Mormon Tabernacle Choir Blog

Music and the Spoken Word Starting 90th Year!

On Sunday, July 15, 2018, the Mormon Tabernacle Choir began its ninth decade—nearly the entire lifetime of radio itself—broadcasting Music and the Spoken Word, the world’s longest-running continuous weekly network program, with music and messages of hope and inspiration.

Music and the Spoken Word began broadcasting on Monday afternoon, July 15, 1929, on Salt Lake City radio station KSL. The broadcast began with a telegraphed message from the National Broadcasting Company in New York City. The message was relayed within seconds to the basement of the Tabernacle on Temple Square. A hand signal forwarded the message upstairs to the program director and then on to Ted Kimball, 19-year-old son of Choir organist Edward P. Kimball. Ted stood atop a 15-foot ladder to reach the one and only microphone, which had been brought to the Tabernacle from KSL radio, and then the show began. Three years later the program moved to a Sunday morning broadcast on CBS, where it continues to this day.

In 1930, less than a year after the first broadcast, 24-year-old Richard L. Evans received the permanent responsibility to be the Choir’s announcer—a job he held until his death in 1971. At first, Evans would simply announce the hymns or musical selections, but within a few years he began to add a weekly commentary to accompany the musical themes. The commentary expanded to include timely messages of hope and encouragement that became the “spoken word.”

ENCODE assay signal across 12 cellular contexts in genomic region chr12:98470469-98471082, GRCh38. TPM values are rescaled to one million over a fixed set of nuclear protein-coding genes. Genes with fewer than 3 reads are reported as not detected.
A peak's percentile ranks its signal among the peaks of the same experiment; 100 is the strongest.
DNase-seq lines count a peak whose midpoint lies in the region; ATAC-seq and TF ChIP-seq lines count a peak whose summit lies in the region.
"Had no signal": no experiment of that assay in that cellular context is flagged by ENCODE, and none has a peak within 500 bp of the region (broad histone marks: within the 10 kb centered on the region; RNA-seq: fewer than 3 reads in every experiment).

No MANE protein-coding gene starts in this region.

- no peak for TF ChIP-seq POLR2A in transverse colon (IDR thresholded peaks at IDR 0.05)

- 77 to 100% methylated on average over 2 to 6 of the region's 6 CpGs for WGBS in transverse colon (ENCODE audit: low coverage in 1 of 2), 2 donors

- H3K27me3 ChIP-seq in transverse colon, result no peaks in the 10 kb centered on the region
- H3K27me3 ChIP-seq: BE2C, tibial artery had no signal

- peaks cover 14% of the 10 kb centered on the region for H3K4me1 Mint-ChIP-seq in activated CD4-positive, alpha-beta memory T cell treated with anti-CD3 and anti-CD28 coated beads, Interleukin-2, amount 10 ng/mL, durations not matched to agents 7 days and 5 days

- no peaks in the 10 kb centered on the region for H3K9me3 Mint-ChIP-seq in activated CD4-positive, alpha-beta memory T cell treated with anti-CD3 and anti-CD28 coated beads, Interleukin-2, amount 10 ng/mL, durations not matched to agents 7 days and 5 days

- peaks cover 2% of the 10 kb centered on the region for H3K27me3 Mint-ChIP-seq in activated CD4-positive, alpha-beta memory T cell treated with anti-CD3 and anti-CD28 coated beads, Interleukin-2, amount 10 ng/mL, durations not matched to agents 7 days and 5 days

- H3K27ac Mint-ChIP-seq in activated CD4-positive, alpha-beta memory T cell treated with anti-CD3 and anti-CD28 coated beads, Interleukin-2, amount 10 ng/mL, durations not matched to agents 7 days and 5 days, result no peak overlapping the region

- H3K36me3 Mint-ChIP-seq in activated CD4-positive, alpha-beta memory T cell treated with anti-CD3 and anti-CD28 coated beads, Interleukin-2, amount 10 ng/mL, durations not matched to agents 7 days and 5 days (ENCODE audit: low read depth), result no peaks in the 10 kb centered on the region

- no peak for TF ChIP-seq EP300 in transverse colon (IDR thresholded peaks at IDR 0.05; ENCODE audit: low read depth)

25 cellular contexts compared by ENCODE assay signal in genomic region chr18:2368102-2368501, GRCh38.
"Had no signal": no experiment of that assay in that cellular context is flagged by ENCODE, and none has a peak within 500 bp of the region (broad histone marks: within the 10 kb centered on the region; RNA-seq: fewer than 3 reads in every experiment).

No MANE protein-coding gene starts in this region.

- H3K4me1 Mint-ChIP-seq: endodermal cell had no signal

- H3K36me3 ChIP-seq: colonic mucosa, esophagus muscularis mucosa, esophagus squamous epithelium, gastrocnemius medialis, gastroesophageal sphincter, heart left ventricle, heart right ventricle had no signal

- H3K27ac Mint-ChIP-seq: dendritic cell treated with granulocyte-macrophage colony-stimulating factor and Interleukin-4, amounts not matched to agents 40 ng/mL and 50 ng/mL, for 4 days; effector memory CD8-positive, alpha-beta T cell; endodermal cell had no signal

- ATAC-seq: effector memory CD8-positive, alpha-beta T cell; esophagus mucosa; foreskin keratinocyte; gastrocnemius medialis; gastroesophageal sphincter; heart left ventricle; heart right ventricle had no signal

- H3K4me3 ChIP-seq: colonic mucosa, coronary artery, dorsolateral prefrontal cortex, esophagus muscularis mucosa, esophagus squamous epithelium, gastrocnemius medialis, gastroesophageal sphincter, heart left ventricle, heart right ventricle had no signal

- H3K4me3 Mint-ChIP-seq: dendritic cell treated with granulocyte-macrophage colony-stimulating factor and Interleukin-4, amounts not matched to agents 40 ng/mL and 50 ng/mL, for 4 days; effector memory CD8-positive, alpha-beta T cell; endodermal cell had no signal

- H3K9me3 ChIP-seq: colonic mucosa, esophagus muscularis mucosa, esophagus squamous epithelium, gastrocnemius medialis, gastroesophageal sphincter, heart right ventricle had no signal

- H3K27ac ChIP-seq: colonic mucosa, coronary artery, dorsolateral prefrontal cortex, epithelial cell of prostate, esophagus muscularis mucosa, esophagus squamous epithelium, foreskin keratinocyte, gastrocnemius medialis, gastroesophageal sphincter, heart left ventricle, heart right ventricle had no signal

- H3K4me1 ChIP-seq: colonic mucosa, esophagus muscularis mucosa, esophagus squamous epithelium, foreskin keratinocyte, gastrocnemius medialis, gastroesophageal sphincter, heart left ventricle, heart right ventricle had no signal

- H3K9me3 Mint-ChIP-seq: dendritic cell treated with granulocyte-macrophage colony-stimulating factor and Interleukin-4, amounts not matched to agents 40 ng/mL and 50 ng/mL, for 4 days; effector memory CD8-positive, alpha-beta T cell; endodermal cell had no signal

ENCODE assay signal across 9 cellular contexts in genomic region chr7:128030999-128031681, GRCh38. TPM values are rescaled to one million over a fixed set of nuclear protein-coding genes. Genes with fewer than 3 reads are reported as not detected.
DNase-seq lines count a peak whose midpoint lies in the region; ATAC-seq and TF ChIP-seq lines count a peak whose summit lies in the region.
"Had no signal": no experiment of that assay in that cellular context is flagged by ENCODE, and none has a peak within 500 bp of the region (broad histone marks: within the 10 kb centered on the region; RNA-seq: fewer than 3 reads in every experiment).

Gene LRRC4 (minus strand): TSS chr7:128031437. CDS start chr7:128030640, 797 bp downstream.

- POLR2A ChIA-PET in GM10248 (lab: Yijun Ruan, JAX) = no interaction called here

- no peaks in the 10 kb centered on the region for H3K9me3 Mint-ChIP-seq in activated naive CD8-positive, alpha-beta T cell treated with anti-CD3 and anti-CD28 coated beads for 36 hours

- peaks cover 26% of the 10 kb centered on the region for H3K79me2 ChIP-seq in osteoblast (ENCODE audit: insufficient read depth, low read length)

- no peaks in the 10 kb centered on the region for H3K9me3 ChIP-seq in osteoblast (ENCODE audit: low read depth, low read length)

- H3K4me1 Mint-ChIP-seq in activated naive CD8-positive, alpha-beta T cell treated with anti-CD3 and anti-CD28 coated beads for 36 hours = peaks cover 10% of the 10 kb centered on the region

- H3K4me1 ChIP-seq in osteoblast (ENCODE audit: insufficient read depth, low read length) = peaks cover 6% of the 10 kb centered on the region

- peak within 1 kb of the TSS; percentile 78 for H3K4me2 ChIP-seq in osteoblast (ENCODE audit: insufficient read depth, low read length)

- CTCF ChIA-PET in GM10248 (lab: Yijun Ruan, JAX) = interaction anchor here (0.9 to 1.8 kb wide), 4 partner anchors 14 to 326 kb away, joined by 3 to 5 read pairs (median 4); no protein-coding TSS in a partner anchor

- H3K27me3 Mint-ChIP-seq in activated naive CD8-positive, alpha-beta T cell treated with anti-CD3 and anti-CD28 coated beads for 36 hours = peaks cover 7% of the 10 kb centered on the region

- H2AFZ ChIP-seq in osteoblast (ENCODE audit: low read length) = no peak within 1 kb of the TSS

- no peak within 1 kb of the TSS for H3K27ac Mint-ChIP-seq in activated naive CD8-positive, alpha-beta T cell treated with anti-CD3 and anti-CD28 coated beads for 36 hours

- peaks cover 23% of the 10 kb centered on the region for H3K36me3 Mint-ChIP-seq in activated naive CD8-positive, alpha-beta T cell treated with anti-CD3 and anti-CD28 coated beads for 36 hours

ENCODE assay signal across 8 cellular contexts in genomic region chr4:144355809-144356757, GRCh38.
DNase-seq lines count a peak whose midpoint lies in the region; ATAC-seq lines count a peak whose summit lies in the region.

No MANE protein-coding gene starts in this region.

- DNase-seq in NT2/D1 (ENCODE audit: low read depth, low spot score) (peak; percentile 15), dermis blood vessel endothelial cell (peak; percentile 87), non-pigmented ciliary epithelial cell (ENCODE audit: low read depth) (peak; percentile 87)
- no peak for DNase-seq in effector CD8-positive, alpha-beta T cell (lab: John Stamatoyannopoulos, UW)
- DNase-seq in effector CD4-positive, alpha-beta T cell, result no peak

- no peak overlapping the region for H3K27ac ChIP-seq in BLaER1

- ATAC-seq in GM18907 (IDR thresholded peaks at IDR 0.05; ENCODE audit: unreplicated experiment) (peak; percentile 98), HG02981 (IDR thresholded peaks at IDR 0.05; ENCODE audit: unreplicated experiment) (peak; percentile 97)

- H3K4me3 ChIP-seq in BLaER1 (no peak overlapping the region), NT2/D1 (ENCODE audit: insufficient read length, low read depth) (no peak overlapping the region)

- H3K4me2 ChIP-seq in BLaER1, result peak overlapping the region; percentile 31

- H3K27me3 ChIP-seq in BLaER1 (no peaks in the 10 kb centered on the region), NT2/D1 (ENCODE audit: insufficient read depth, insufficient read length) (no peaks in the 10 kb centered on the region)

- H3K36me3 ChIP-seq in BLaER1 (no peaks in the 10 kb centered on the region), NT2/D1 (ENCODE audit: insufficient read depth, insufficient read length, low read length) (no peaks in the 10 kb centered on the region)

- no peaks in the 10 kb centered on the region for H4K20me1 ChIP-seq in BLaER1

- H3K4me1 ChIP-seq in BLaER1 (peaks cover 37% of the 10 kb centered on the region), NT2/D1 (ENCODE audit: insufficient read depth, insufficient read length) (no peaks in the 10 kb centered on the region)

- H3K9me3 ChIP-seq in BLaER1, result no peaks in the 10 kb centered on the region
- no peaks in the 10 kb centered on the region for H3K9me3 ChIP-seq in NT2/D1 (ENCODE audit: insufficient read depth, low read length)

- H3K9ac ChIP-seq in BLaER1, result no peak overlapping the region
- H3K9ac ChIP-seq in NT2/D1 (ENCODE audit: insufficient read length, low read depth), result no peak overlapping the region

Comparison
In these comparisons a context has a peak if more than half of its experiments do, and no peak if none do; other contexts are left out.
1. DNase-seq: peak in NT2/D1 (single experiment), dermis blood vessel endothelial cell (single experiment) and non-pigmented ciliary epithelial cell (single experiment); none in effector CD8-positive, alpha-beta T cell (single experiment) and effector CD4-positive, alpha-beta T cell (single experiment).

“The broadcast is a representation of America’s own image,” explained J. Spencer Kinard, who assumed the narration responsibility following Evans’s passing. “It is a reflection of national moods, needs and aspirations. To many listeners, the weekly Music and the Spoken Word is like coming home.”

Lloyd Newell—the current announcer, who began his weekly service in 1991 — says the program “serves to inspire and motivate and yet not make you feel discouraged.” As current Choir member Donald Love reflected, “The weekly messages encourage everyone to look outward toward others and inward at themselves.”

The first broadcast reached just 30 stations. Today, with changes in technology and delivery, the weekly Music and the Spoken Word program now reaches over 2,000 radio, television, and cable stations in the United States The program is viewed with increasing frequency throughout the world on social media channels such as YouTube, Facebook, and the Choir’s website, where it is live streamed at 9:30 a.m. (mountain time) each Sunday morning.

Music and the Spoken Word has been inducted into the National Association of Broadcasters Hall of Fame and the National Radio Hall of Fame. The 30-minute broadcast continues to touch the hearts of listeners everywhere — just as it has for going on 90 years now.